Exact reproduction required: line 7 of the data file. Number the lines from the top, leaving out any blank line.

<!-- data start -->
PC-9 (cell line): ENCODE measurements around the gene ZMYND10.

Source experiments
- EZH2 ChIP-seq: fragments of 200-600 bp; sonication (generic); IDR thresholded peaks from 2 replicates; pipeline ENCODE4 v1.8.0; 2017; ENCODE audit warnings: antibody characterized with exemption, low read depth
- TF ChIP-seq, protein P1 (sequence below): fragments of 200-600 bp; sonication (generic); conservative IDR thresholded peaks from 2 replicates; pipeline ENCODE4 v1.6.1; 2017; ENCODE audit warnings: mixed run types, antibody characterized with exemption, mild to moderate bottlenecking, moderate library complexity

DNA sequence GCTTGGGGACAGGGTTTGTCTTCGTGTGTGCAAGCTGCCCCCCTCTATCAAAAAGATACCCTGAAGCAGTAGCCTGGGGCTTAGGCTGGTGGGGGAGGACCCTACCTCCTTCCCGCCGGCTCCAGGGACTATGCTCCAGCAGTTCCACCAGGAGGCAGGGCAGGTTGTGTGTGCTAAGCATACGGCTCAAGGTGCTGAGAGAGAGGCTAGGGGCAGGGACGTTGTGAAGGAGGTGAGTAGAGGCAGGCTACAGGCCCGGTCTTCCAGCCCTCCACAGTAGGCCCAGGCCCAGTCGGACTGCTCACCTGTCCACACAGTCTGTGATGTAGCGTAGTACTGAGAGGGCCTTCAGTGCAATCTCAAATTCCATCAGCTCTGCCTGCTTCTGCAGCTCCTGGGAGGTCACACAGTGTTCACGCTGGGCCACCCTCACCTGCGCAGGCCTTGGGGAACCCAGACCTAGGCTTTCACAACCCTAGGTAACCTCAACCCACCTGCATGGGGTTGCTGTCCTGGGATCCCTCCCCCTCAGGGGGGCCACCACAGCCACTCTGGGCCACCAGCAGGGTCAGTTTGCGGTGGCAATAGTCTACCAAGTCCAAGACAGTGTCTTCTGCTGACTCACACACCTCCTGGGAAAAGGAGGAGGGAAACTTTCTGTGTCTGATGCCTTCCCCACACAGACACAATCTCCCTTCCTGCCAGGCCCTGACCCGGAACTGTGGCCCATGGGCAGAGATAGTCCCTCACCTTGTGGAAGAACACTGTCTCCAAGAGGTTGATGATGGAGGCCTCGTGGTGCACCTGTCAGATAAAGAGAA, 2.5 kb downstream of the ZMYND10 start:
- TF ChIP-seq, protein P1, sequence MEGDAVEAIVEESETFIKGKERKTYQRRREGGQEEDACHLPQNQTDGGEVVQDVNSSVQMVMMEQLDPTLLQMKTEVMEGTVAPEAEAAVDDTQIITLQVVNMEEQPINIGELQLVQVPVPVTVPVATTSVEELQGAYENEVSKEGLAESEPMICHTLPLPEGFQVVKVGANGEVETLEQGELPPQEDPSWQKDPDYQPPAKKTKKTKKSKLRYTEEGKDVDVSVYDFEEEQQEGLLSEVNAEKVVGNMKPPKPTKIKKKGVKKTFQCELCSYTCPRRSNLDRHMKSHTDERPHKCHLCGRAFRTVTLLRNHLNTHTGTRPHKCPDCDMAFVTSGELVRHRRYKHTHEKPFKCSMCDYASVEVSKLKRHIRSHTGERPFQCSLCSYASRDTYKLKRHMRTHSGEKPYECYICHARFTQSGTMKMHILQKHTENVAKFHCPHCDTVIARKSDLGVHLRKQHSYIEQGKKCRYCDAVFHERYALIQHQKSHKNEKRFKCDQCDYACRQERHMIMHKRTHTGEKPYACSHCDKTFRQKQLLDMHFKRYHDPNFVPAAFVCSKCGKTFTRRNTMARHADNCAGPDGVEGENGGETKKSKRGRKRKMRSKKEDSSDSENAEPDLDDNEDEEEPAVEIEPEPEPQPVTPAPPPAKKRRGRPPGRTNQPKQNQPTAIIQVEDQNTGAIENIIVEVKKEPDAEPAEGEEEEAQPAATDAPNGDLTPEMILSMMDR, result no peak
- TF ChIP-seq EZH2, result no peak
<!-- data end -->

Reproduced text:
- TF ChIP-seq EZH2, result no peak